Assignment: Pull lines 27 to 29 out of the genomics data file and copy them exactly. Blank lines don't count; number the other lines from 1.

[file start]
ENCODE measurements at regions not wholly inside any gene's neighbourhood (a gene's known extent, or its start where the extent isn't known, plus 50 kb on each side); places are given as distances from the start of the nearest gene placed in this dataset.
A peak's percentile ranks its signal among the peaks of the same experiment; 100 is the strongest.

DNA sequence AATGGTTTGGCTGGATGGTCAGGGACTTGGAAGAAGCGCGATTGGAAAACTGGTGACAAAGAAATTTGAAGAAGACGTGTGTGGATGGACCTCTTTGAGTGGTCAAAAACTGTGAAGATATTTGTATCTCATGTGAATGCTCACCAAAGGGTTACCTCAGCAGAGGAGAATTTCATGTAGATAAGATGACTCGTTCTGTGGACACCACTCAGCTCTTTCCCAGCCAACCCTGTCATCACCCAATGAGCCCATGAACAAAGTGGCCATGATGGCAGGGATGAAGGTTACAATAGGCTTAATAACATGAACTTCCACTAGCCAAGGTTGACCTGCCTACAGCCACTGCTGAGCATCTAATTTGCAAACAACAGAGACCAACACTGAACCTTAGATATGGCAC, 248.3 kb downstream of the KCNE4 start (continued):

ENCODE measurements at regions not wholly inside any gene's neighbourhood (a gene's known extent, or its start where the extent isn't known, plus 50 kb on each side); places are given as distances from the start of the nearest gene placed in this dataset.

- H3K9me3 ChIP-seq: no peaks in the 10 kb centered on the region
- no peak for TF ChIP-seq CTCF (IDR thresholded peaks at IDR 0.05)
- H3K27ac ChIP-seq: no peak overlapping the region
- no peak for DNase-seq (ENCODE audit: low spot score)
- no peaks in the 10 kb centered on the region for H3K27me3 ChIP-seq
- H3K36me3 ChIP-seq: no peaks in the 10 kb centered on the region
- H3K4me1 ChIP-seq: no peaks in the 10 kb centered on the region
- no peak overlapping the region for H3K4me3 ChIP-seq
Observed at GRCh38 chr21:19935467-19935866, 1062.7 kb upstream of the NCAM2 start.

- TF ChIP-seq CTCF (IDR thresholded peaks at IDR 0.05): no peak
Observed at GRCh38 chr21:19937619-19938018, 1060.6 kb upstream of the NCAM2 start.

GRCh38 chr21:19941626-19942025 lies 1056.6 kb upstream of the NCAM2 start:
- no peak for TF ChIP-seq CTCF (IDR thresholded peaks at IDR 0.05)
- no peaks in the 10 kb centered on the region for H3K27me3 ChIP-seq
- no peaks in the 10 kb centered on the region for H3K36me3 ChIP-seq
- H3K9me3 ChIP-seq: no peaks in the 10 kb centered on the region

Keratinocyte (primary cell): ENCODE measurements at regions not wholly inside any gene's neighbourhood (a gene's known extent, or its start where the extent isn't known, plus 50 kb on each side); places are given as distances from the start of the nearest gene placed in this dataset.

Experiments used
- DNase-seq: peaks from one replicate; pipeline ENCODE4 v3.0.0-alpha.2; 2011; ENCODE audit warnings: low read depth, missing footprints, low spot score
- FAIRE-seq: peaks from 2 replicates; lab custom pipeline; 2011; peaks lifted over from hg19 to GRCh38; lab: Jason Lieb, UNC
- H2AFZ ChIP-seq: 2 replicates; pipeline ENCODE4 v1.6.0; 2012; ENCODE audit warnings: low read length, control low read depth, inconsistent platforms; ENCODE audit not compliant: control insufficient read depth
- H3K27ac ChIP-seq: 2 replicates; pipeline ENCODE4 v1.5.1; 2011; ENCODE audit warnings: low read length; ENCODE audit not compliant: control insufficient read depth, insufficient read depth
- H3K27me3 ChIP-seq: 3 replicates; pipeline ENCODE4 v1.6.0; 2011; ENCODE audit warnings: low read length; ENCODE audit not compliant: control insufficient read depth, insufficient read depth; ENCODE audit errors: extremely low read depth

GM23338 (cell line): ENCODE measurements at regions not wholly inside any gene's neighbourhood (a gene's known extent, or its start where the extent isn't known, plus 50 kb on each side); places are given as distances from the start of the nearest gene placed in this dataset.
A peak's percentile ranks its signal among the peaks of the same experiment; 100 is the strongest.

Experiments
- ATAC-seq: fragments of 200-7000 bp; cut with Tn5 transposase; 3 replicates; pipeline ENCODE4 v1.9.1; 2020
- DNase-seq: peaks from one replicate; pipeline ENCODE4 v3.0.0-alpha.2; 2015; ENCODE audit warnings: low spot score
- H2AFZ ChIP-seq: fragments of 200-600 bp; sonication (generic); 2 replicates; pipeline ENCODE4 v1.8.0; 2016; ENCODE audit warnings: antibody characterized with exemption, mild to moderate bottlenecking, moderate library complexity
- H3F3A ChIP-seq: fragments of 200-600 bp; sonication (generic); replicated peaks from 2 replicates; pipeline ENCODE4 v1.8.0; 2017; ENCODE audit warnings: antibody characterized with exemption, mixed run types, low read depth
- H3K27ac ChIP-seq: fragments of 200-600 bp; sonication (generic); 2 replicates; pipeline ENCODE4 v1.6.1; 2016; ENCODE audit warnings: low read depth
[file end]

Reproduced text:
- H3K27me3 ChIP-seq: 3 replicates; pipeline ENCODE4 v1.6.0; 2011; ENCODE audit warnings: low read length; ENCODE audit not compliant: control insufficient read depth, insufficient read depth; ENCODE audit errors: extremely low read depth

GM23338 (cell line): ENCODE measurements at regions not wholly inside any gene's neighbourhood (a gene's known extent, or its start where the extent isn't known, plus 50 kb on each side); places are given as distances from the start of the nearest gene placed in this dataset.
A peak's percentile ranks its signal among the peaks of the same experiment; 100 is the strongest.